Second, Consumer Reports only tests for an air cleaners' ability to affect the largest 20% of airborne particles (particles larger than 0.1 microns), but approximately 80% of all particles are smaller than 0.1 microns. Scientists agree that it is these ultra-fine particles that present the greatest health risks to consumers because they can penetrate deeply into the lungs and reach every cell of our bodies. Many room air cleaners sold to consumers have poor efficiency for ultra-fine particles.

Units containing certified hospital grade HEPA filters have a minimum efficiency of 99.5% on particles down to 0.003 microns, and therefore are capable of removing this harmful ultra-fine particles. This efficiency rating is known as the H13 standard for HEPA filters, and is standard with most individually certified HEPA filters.

Third, Consumer Reports fails to test room air cleaners for their ability to remove gases and odors. Gases and odors contribute significantly to potentially unhealthy indoor air pollution. Not testing for gas and odor removal significantly disadvantages air cleaners that contain considerable gas and odor filtration technology. This is because gas filters notably reduce airflow during the Consumer Reports test. Most of the 30 air cleaners tested by Consumer Reports are advertised as being effective against gases and odors, but only two of the air cleaners tested contain significant gas and odor filtration.

In order for consumers to benefit from effective odor, chemical, and gas removal, significant amounts of odor adsorption filtration must be employed. The primary means of odor, chemical, and gas removal is through activated and blended carbons, and given carbon adsorbs fumes like a sponge, units using bulk carbon filters (at least 3 lbs) are able to remove more odors chemicals, and gases than systems that use only a very small amount of carbon, mostly carbon dust impregnated into thin fiber pads. Multiple pounds of activated carbon are a much safer technology than what is found in ionizers as well, for ionizers typically produce non adjustable levels of ozone, and this is often their only means of odor removal. However, as stated by the US Environmental Protection Agency, units that produce ozone can present a health risk, especially for those with asthma or lung problems given the amount of ozone needed to effectively remove odors, chemicals, and gases.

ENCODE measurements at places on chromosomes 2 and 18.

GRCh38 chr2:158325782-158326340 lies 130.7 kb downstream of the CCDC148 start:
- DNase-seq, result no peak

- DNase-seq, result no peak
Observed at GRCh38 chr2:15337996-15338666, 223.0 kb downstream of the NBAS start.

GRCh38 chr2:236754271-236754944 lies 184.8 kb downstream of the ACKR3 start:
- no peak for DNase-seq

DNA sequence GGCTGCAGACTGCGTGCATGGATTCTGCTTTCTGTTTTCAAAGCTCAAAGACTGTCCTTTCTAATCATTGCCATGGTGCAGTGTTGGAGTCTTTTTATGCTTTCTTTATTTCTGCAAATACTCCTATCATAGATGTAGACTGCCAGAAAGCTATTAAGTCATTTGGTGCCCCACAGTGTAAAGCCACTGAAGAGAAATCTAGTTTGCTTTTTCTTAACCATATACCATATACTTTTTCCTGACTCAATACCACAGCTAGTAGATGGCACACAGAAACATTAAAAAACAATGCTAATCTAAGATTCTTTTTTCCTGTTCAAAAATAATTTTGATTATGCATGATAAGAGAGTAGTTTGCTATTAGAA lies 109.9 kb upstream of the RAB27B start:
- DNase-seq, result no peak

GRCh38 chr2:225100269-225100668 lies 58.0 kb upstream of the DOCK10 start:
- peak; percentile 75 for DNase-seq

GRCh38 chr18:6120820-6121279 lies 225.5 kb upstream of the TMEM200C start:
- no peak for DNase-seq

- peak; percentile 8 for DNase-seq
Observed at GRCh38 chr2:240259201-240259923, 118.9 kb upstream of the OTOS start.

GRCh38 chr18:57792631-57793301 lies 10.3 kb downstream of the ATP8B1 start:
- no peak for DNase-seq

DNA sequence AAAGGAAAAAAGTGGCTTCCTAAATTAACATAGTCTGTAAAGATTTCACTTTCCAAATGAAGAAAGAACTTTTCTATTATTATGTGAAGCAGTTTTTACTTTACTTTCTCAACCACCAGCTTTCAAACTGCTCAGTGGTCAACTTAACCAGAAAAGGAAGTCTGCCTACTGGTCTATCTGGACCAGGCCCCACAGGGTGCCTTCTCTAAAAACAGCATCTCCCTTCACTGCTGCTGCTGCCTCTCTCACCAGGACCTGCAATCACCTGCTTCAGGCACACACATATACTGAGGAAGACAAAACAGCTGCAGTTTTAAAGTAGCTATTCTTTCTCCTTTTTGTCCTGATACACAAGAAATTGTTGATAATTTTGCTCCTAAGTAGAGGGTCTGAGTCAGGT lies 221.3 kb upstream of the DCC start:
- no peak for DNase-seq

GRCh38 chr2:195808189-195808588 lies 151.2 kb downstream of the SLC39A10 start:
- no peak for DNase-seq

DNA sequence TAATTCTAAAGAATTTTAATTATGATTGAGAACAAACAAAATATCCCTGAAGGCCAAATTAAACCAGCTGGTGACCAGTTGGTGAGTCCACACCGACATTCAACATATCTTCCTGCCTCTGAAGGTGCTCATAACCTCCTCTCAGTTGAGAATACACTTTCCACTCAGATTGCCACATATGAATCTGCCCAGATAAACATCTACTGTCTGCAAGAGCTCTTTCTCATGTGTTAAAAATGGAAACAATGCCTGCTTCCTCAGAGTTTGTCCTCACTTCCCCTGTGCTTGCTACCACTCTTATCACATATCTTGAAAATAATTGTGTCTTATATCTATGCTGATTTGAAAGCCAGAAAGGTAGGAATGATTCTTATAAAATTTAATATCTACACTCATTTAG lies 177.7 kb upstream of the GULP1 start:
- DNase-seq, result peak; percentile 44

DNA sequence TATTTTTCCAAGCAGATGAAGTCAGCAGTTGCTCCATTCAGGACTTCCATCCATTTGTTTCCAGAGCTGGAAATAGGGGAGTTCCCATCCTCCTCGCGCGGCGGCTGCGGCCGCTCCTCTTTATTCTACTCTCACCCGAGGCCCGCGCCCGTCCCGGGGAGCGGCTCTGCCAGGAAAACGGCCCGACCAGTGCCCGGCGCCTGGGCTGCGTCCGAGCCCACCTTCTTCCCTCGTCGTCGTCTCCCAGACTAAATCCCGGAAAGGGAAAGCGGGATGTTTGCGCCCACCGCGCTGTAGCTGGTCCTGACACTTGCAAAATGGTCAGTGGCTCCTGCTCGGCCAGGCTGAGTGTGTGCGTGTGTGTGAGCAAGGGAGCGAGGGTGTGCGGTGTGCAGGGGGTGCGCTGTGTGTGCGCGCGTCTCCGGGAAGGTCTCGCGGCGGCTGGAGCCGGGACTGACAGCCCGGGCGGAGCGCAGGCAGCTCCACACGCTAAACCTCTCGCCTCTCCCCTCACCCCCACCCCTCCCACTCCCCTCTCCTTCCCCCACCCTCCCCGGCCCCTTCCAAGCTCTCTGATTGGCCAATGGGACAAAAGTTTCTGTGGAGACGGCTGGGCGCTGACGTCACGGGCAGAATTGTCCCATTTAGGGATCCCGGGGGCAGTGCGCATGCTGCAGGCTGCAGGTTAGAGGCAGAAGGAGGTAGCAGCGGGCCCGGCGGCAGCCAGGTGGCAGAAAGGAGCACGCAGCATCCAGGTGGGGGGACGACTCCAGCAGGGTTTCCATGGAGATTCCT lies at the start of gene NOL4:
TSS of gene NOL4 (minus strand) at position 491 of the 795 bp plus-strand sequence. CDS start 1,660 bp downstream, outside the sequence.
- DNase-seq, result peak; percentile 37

Fourth, Consumer Reports fails to inform consumers that the entirety of their air cleaner evaluation is based on testing the air cleaner for a period of only thirty (30) minutes. Air cleaning experts have long been aware that poorly designed air cleaners lose much of their effectiveness within a few days of use. Long-term testing would reveal the inefficiency of electrostatic precipitators and ionizers as air cleaners. It would also demonstrate the problems inherent in air cleaners that use synthetic HEPA instead of mechanical HEPA. Mechanical HEPA filtration has been the technology of choice in critical environments, such as hospitals and clean room's, for decades. Although air cleaners with synthetic HEPA filters have a higher initial airflow in a testing chamber, they have been demonstrated to significantly lose efficiency and re-release particles over time.